"Wall Street, can you read me?"
"Yeah, go ahead DC, we read you five by five"
"We have a problem."
Wall Street may be overconfident of a debt-ceiling hike deal and that overconfidence is priced into the market.
In Washington, it can be tough to understand why New York is so sure of itself. While Wall Street is brimming with confidence that a deal will be struck, many Washington officials say the dynamics of this stalemate are different from any other they have encountered. And that means New York traders could be in for a big surprise in early August.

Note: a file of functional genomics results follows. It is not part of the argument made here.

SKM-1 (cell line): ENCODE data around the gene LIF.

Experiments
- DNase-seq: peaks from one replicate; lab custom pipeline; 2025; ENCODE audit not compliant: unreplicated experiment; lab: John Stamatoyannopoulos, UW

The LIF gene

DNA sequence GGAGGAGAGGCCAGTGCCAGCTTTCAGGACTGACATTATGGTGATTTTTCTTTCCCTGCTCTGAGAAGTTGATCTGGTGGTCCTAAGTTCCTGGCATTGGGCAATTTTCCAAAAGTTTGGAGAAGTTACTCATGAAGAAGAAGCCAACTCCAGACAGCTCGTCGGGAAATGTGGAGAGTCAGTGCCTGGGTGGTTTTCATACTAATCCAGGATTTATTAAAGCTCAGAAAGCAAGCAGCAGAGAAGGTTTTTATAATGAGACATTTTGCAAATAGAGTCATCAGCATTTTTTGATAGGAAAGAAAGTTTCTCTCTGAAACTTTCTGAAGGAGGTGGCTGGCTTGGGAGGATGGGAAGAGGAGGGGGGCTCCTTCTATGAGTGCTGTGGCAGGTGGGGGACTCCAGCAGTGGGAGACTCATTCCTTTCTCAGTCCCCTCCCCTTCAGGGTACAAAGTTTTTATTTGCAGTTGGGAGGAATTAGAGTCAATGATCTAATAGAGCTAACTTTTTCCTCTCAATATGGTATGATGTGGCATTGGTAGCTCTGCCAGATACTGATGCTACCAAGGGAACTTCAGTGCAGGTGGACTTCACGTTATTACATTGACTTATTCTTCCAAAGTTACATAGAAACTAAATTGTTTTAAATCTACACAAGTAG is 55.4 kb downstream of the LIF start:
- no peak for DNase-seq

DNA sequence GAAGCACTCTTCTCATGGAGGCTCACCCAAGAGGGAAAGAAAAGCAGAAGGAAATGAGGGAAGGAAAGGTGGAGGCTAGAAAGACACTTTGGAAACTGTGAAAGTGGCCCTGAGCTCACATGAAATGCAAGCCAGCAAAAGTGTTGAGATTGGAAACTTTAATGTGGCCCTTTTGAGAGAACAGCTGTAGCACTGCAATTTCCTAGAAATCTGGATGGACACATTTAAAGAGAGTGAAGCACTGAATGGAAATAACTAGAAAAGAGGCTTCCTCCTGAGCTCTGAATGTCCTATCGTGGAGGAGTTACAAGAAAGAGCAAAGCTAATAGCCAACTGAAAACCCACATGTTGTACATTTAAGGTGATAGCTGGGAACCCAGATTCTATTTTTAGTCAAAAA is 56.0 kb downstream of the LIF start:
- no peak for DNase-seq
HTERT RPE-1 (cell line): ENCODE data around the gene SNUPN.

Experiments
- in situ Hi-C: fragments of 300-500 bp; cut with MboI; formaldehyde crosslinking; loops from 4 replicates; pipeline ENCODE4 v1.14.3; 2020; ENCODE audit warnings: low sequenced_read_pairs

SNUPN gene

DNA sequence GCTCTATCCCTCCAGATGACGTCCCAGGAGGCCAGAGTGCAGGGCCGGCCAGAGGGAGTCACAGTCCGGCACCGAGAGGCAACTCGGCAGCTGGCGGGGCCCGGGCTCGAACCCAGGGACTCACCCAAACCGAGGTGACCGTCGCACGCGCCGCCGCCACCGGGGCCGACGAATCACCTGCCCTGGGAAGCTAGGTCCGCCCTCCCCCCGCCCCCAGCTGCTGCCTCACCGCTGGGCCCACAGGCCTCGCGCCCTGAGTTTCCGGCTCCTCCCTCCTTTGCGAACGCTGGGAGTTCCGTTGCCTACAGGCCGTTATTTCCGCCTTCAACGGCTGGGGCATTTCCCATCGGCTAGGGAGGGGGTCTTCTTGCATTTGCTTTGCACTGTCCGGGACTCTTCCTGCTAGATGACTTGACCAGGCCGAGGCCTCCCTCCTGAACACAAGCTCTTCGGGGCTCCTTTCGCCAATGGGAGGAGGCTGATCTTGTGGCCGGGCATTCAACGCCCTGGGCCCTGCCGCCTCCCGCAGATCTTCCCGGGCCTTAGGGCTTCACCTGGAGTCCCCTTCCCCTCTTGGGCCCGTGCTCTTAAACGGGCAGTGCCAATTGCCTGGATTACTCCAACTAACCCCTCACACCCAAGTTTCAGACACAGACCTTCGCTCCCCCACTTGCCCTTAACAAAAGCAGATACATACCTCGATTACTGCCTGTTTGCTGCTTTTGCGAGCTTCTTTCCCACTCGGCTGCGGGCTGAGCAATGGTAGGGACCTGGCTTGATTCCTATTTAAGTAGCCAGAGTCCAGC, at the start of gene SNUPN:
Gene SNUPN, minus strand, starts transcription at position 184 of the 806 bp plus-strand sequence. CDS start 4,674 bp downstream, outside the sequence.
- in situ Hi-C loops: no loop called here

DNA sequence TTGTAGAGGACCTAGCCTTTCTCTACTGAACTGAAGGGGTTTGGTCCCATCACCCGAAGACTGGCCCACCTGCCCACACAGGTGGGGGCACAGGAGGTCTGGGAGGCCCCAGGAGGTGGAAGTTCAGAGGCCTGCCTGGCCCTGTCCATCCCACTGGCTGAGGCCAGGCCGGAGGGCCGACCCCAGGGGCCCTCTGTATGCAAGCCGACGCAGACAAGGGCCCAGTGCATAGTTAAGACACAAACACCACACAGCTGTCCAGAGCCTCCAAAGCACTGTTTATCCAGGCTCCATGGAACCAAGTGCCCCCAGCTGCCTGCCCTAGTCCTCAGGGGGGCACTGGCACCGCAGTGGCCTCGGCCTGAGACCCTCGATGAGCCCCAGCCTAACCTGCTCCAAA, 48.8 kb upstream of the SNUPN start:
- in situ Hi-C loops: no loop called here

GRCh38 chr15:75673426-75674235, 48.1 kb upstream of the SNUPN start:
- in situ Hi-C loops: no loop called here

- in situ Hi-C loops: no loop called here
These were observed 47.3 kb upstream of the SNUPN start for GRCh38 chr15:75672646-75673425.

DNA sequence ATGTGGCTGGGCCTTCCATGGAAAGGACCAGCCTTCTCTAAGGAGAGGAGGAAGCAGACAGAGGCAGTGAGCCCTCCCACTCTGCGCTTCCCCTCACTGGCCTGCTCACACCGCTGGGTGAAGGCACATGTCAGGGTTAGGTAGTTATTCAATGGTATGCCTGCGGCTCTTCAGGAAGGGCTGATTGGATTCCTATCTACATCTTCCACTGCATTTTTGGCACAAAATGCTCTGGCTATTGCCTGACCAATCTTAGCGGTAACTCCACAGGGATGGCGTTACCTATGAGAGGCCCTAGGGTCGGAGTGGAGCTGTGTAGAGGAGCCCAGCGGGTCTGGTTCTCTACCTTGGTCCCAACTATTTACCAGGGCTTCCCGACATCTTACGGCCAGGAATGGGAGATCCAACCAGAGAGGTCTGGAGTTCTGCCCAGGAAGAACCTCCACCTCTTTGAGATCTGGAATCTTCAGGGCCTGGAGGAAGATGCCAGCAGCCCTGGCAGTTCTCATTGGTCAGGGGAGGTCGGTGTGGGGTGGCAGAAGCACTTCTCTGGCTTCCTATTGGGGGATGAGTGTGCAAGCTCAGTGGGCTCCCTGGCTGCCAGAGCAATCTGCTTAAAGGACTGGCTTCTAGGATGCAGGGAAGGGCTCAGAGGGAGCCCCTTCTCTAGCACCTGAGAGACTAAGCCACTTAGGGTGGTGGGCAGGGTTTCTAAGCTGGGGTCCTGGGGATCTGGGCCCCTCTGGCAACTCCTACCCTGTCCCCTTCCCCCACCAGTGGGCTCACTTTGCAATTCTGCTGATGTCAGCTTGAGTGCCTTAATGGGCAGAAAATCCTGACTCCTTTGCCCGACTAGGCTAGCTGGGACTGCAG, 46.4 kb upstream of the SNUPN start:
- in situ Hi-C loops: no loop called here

With less than two weeks to go before the Aug. 2 deadline, no deficit-reduction plan offered by the Senate or House has gained a significant amount of momentum. The House GOP’s “cut, cap and balance” proposal is dead on arrival in the Senate, which has yet to move its own budget.
This means that a failure to extend the federal borrowing limit will catch markets by surprise; we could conceivably see La Jolla jumbo mortgage rates rise 1-1.5% overnight, in early August.
I've worked with mortgage-backed securities traders and I'm amazed at the huge gamble they're taking. The culture of government bailouts is so pervasive in the financial community that the bankers are willing to ignore this risk.
Could La Jolla jumbo mortgage rates go lower? I suppose they could but there is clear and present risk right now. If you CAN, lock your mortgage rate to avoid this risk.